Your Writing Goals – Be SMART!

Your Writing Goals – Be SMART!

 

Every writer tries to set goals for their writing. It seems like a simple concept, but in reality, it’s pretty challenging to stick to those goals. Not only does life get in the way, but mental blocks get raised and prevent us from becoming the authors we’re meant to be.

In reality, only 3% of the world’s population sets goals for themselves. Out of that 3%, only 1% accomplishes those goals. Why is that?

Most writers set a daily word count goal. A readily achievable and valuable goal is to establish a minimum of say, 1000 – 2000 words per day. Some writers say that doing one productive thing for their writing per day is a comfortable pace to set. Setting varying goals is the most beneficial way to get ahead in your writing career.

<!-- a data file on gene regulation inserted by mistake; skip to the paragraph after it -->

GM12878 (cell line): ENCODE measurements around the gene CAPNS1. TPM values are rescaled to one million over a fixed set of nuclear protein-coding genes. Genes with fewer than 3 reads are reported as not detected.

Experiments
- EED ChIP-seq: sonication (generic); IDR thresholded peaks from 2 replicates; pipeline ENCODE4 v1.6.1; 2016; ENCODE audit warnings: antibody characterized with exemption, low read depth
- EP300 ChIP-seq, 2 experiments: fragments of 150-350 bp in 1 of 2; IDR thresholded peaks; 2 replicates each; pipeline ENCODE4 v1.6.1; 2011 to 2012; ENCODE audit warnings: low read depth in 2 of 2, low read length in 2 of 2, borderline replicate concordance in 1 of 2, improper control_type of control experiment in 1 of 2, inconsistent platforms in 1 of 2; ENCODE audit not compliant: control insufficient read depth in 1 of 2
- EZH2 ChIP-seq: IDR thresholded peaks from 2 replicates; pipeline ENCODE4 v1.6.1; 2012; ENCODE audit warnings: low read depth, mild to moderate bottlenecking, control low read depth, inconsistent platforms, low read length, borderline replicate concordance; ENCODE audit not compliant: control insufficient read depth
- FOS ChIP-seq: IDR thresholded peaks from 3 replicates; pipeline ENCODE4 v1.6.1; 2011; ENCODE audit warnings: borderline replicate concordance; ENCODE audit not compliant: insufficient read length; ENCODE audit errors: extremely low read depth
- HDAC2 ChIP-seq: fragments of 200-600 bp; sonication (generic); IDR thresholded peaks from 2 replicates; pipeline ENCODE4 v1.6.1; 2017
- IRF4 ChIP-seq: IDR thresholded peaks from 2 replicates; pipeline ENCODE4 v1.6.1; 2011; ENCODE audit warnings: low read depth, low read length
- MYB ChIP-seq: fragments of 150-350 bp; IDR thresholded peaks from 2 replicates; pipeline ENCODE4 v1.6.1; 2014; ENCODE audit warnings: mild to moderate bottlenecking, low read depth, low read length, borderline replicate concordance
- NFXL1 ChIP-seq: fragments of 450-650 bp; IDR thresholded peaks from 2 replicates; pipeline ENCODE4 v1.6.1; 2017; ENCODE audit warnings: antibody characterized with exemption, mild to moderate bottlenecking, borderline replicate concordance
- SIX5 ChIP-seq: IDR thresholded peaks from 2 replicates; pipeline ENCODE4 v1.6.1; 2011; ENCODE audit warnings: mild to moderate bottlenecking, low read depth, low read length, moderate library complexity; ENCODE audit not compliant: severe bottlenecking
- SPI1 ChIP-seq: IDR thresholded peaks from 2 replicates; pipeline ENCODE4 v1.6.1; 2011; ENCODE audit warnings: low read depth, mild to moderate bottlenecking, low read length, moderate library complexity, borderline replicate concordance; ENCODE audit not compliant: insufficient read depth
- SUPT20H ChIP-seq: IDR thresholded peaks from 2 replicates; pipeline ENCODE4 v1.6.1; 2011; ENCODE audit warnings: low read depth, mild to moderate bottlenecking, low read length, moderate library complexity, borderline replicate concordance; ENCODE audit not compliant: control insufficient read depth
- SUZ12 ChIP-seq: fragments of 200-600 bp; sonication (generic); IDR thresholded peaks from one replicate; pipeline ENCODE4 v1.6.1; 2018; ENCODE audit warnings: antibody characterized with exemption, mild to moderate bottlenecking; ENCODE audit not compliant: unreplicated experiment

What are varying goals? It’s not enough to just set that word count. Your writing path (and life path) needs to be examined on macroscopic and microscopic levels.

Some goals to look at would be:

– Where do I see myself in ten years time? How many books will I have written?
– Where do I see myself in two years time?
– Where am I at the same time next year? Have I finished the current series?
– If so, what is the timeline for each book?
– What is the timeline for my current book and how does that translate into workable chunks of time?
– Where is this series going? What do I want for my characters?
– What will be my next series/ book?